The Australian Aborigines - The World's First Astronomers
Bill Gammage ends his book, The Biggest Estate on Earth with this challenging thought, “ We still have a continent to learn. If we are to survive, let alone feel at home, we must begin to understand our country. If we succeed, one day we might become Australian.”
Professor Ray Norris in his presentation on Saturday August 29 at Parramatta Congregation Centre presented a picture of traditional Australian Aborigines, as people who did understand country from the point of both sky and earth and linked the two. From reading the sky, they knew what season it was and what food sources would be available on earth. Furthermore, they used the stars for purposes of navigation (songlines) and calendars.
Ray talked about the debt he owed to Aboriginal elders in Arnhem Land and South Eastern Australia. These elders taught him much about Aboriginal Astronomy. Most importantly that they found as much meaning in the dark patches in the sky as the Europeans found in the patterns of stars in the constellations.
From the Aboriginal stories he came to the conclusion that the traditional Aborigines had an extensive knowledge of the sky and its movements. Naturally, they explained what they observed according to their culture and myths. For example they used images such as the Emu in the Sky to explain a certain dark area and related the waning and waxing of the moon to the fate of the Moon Man who was attacked by his wives for his behavior, only to die and rise again and again. The early European astronomers, on the other hand, related what they observed using Greek mythology.
With wonderful images of rock paintings, sculptures and formations, Ray demonstrated how the Aborigines, used works of art to bring down to earth what they saw in the heavens. In this way, they depicted the eclipses of sun, moon and planets. To give an example, the People of North-West Arnhem land portrayed a solar eclipse, when the moon covers the sun, as a man covering a woman as he makes love to her. There is some evidence from rock formations at Wurdi Youang in Victoria, that early Aborigines measured the Equinox and Midwinter and Midsummer sunsets. Though the latter requires more research to be a proven fact.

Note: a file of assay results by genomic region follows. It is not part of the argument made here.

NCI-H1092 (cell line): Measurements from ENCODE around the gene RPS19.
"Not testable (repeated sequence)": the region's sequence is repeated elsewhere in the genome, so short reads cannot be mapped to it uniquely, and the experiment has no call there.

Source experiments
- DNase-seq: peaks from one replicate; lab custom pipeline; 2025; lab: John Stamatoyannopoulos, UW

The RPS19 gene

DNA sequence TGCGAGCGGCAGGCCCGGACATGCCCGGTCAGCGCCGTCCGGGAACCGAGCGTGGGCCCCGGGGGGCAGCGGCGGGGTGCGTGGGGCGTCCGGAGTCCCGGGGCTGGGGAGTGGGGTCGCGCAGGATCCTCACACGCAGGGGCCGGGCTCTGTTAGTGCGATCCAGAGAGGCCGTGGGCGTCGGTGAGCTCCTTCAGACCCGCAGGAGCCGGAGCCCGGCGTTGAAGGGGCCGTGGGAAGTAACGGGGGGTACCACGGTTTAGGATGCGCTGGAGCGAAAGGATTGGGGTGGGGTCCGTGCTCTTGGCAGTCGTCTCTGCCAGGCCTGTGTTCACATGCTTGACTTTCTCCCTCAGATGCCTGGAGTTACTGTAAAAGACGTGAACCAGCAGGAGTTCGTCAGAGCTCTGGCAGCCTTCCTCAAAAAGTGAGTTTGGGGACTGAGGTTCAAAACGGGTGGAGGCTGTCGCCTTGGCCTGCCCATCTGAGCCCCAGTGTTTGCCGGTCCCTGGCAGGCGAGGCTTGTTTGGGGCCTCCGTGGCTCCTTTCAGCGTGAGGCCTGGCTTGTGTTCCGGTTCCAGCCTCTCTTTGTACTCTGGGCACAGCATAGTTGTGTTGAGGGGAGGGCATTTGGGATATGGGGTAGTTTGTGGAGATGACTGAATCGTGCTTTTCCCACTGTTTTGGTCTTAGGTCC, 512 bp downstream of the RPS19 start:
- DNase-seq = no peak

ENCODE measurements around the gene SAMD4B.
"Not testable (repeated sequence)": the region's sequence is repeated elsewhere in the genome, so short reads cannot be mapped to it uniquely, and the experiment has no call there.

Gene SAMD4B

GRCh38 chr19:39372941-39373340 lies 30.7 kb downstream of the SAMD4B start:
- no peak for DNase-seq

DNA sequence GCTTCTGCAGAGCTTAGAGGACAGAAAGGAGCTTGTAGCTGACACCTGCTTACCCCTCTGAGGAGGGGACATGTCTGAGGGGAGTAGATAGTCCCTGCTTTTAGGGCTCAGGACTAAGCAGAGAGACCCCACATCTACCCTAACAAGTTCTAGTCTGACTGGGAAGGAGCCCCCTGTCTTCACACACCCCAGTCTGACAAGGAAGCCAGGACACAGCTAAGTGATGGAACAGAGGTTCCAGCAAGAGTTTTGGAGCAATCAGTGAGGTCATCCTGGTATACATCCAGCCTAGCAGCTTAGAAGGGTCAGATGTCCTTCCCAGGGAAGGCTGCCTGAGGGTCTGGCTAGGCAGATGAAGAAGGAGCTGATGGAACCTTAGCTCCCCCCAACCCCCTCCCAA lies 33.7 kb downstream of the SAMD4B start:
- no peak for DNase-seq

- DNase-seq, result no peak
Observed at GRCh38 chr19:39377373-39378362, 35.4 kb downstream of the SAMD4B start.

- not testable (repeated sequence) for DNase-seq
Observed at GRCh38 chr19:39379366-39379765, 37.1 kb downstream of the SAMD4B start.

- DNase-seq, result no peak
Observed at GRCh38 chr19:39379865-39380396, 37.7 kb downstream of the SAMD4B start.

From the point of view of land management, the Aborigines for thousand of years knew how to tend country. Using fire and the life cycle of native animals and plants, they were able to ensure plentiful wild life and plant food throughout the year and had successful healing remedies for many aliments. The early Europeans commented that the Australian landscape they encountered, looked like a park that evoked an English country estate, albeit it without fences, with the Aborigines walking around as landlords.
Throughout his presentation, Ray emphasised the intelligence, skill and inherited knowledge of Aboriginal Australians and highlighted the limited vision underlying myths of Aboriginal backwardness that obsessed the colonial mindset and the views of many academic anthropologists and ethnographers.
Being a scientist Ray hesitated to say beyond reasonable doubt that the Australian Aborigines were the World’s First Astronomers. He acknowledges it as a hypothesis, still in the process of being disproved or verified.
Participants at the gathering expressed appreciation of this scholarly and interesting presentation that opened us to the richness of Aboriginal astronomy and the depth of Aboriginal care for country. I think we all left with the sense that we still have much to learn from Aborigines about our country and have quite a distance to travel before we become truly Australian.
Professor Ray Norris is an astrophysicist at CSIRO Australia and an Adjunct Professor at Macquarie University Department of Indigenous Studies. Currently he is researching Australian Aboriginal Astronomy and the formation of the first galaxies in the universe.